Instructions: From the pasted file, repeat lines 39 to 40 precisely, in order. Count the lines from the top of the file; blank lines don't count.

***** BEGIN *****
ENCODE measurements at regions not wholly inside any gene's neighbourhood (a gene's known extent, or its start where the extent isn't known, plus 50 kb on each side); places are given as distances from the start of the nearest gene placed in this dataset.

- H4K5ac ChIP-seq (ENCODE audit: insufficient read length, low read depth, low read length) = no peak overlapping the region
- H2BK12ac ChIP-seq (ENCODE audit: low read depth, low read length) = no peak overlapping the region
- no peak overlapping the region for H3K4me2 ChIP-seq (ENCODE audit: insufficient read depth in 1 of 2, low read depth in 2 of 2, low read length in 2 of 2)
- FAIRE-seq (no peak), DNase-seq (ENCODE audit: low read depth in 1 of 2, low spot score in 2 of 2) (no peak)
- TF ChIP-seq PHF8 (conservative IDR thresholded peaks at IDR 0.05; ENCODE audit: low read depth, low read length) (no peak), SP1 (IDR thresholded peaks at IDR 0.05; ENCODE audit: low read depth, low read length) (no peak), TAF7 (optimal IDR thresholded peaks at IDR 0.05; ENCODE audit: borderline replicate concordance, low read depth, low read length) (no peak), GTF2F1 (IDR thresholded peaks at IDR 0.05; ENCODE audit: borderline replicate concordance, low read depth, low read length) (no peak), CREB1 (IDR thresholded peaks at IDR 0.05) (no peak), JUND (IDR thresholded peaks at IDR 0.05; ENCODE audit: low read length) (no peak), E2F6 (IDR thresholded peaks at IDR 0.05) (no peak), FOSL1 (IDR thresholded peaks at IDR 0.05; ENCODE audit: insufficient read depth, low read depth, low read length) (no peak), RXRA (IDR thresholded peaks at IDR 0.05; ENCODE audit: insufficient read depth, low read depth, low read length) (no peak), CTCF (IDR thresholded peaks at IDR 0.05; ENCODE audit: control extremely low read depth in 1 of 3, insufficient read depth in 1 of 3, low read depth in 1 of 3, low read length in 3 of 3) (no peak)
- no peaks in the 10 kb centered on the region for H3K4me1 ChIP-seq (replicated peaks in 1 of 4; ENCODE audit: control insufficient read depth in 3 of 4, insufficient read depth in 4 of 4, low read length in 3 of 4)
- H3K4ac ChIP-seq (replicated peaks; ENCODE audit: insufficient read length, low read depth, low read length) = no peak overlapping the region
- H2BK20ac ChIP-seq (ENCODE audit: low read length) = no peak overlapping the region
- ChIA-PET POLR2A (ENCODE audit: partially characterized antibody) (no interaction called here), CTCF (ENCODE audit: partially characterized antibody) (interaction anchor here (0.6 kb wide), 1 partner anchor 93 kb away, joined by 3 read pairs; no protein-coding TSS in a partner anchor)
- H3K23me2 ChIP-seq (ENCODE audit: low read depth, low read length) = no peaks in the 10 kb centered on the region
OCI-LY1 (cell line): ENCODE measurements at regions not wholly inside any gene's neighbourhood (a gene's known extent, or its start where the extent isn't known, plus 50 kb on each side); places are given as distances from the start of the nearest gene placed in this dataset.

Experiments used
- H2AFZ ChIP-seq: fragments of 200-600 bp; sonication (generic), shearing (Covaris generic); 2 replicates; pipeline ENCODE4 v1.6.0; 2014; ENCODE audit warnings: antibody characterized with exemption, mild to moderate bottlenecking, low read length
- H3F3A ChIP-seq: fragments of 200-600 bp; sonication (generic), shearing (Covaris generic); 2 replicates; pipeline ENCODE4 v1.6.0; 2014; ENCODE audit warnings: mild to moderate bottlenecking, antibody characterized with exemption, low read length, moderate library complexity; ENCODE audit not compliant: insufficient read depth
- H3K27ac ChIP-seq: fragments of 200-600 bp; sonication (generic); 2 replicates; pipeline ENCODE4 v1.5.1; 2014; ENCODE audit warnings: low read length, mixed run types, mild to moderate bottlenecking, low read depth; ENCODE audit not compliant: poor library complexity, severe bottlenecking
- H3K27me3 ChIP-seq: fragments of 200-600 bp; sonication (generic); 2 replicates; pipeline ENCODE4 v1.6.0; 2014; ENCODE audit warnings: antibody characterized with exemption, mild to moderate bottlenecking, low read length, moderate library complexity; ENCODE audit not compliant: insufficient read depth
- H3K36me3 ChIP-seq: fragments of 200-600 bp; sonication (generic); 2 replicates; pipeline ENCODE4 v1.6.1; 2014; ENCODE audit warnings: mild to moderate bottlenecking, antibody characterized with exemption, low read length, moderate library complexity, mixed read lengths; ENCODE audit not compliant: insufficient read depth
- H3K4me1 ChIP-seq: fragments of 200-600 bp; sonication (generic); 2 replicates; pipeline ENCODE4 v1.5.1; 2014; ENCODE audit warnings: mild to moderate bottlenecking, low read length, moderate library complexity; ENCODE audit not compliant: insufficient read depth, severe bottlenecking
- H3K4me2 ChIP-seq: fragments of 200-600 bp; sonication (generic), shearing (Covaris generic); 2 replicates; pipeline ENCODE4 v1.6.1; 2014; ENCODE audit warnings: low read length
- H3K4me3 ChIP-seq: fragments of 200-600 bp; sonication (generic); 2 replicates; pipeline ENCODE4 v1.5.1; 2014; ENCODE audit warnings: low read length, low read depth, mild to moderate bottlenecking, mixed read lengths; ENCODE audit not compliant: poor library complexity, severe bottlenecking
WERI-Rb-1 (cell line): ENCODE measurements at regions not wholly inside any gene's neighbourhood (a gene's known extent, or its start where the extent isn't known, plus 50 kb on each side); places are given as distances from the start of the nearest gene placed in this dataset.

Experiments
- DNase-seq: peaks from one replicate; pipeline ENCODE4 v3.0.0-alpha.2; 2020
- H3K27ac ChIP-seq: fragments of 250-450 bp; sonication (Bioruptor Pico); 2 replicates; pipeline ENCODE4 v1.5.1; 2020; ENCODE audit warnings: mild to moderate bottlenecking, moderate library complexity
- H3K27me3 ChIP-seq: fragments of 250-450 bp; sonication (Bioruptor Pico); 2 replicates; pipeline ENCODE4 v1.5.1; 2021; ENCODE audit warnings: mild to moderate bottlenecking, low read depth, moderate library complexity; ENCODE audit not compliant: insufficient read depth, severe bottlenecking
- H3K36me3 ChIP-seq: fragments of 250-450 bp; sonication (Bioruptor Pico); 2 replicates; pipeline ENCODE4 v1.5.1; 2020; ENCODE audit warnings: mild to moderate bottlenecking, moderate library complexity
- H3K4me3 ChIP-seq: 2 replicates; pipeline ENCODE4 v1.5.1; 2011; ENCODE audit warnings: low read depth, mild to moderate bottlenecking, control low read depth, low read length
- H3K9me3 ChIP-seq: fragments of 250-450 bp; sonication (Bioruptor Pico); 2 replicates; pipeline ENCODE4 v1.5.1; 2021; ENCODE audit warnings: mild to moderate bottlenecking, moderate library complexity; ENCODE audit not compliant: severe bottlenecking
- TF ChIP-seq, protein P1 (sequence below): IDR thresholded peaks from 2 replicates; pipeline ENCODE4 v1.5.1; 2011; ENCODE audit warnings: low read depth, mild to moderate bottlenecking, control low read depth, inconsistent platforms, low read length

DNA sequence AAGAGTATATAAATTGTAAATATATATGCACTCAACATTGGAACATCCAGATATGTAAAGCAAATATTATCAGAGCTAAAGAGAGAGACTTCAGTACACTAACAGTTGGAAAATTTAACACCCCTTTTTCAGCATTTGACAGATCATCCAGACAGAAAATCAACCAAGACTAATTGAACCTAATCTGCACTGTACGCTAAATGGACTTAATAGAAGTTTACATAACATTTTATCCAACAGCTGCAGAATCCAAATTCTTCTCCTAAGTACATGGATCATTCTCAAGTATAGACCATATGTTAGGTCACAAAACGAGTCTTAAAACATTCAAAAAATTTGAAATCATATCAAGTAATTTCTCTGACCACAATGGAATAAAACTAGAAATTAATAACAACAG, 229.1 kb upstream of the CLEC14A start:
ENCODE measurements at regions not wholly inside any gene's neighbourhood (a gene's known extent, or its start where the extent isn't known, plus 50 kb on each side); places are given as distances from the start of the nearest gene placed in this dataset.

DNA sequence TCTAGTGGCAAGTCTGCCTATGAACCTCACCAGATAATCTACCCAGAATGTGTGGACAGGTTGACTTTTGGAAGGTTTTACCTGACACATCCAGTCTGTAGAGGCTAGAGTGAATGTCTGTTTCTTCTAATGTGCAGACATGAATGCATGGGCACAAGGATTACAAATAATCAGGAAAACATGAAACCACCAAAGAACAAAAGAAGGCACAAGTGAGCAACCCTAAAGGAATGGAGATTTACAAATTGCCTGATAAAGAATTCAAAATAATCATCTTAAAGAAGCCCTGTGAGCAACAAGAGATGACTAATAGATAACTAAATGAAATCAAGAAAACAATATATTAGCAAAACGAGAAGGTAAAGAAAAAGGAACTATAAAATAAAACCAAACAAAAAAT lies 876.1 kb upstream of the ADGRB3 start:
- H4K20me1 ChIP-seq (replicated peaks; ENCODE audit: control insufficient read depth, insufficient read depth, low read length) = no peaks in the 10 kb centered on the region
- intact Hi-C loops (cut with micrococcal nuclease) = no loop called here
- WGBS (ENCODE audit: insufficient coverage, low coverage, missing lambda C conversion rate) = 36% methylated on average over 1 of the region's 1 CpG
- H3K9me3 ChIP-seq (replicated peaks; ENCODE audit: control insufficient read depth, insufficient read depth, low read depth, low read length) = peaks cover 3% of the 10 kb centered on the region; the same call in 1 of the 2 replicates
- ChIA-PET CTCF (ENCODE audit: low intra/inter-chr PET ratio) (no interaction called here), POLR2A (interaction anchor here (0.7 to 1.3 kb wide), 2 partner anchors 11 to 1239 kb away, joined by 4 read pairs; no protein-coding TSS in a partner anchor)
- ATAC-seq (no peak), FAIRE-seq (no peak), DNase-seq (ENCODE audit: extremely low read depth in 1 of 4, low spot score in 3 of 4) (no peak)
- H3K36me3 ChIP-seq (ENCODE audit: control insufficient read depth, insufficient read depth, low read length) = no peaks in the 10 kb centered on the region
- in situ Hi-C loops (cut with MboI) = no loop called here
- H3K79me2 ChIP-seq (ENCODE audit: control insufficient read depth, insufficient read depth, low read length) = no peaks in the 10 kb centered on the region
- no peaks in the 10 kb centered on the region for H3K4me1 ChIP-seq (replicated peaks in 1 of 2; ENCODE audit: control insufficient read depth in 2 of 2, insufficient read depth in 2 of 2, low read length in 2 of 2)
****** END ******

- ATAC-seq (no peak), FAIRE-seq (no peak), DNase-seq (ENCODE audit: extremely low read depth in 1 of 4, low spot score in 3 of 4) (no peak)
- H3K36me3 ChIP-seq (ENCODE audit: control insufficient read depth, insufficient read depth, low read length) = no peaks in the 10 kb centered on the region